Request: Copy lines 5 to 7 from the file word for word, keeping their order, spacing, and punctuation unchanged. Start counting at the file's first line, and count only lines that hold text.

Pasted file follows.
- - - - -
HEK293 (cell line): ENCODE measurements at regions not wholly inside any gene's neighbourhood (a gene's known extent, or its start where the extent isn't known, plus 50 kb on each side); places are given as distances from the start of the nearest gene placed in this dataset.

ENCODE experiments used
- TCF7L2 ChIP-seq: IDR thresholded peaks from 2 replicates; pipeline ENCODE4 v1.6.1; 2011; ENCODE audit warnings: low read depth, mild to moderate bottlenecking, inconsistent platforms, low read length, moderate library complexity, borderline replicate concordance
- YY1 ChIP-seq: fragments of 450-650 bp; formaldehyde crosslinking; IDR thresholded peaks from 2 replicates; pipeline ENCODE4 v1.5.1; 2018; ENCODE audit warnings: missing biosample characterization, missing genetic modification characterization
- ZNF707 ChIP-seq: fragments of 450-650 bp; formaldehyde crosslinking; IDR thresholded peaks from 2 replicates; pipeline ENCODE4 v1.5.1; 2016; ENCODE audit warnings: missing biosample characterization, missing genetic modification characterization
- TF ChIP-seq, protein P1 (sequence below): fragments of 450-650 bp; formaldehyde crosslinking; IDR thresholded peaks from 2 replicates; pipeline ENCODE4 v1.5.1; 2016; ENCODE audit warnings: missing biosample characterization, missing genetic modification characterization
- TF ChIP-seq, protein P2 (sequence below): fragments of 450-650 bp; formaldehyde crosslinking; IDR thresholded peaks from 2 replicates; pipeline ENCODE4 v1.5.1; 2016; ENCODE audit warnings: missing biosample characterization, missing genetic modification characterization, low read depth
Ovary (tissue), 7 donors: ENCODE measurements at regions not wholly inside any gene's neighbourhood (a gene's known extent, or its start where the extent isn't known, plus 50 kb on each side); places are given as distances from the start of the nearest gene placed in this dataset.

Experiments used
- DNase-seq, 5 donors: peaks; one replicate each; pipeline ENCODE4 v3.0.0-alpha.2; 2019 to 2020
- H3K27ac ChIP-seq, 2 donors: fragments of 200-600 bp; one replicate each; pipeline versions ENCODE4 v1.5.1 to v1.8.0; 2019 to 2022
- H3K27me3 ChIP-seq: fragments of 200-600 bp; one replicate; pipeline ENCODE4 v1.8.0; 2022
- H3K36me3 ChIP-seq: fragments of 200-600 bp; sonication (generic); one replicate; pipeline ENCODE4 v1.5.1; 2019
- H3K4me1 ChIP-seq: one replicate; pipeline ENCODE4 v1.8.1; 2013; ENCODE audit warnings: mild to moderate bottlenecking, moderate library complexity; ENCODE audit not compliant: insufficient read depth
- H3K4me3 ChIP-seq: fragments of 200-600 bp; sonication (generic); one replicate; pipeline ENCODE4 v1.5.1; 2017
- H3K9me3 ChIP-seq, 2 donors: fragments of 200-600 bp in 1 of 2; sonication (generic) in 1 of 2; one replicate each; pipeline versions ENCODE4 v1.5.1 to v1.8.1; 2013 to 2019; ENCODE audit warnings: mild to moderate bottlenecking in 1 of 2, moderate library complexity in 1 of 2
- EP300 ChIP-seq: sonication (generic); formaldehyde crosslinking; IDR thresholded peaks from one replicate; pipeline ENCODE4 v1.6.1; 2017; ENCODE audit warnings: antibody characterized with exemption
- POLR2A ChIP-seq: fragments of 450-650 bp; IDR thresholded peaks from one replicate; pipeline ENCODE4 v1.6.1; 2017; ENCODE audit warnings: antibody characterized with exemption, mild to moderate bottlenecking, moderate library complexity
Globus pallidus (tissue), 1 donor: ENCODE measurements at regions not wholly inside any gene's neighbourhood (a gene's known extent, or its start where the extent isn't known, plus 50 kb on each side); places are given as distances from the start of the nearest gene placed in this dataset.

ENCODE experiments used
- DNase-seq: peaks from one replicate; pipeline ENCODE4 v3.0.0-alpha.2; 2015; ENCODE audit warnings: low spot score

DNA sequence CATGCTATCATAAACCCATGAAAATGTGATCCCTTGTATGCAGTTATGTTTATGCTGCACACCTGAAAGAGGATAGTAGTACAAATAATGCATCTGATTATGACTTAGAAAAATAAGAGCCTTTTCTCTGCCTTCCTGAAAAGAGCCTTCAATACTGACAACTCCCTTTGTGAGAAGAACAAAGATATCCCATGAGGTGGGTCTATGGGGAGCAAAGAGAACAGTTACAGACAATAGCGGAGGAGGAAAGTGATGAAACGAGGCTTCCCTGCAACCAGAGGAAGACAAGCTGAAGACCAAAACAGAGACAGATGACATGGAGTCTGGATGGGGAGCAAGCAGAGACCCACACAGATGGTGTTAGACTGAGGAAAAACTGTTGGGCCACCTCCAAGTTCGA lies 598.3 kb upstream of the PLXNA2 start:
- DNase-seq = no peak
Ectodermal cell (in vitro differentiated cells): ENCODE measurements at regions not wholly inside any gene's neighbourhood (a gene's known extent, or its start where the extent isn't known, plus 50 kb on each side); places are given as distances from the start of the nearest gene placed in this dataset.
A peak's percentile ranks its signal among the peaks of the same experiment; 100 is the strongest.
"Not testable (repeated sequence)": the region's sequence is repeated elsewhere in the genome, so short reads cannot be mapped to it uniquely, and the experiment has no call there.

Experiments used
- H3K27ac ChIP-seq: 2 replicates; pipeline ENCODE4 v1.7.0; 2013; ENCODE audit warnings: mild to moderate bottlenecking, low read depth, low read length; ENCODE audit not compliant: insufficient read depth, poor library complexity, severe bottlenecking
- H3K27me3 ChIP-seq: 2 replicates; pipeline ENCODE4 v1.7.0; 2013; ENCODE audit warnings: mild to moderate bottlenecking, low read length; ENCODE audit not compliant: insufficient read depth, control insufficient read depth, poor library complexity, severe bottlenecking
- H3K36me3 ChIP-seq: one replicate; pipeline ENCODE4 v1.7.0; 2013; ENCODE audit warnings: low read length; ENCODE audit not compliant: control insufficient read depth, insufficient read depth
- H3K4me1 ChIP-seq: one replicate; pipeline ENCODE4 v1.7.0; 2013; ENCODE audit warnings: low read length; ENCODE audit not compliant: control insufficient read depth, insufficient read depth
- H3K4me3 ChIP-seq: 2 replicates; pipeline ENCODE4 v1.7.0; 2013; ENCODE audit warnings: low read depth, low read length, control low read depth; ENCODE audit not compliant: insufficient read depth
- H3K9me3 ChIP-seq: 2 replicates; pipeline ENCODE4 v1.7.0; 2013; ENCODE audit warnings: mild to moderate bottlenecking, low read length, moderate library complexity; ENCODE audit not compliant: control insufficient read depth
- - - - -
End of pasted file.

- ZNF707 ChIP-seq: fragments of 450-650 bp; formaldehyde crosslinking; IDR thresholded peaks from 2 replicates; pipeline ENCODE4 v1.5.1; 2016; ENCODE audit warnings: missing biosample characterization, missing genetic modification characterization
- TF ChIP-seq, protein P1 (sequence below): fragments of 450-650 bp; formaldehyde crosslinking; IDR thresholded peaks from 2 replicates; pipeline ENCODE4 v1.5.1; 2016; ENCODE audit warnings: missing biosample characterization, missing genetic modification characterization
- TF ChIP-seq, protein P2 (sequence below): fragments of 450-650 bp; formaldehyde crosslinking; IDR thresholded peaks from 2 replicates; pipeline ENCODE4 v1.5.1; 2016; ENCODE audit warnings: missing biosample characterization, missing genetic modification characterization, low read depth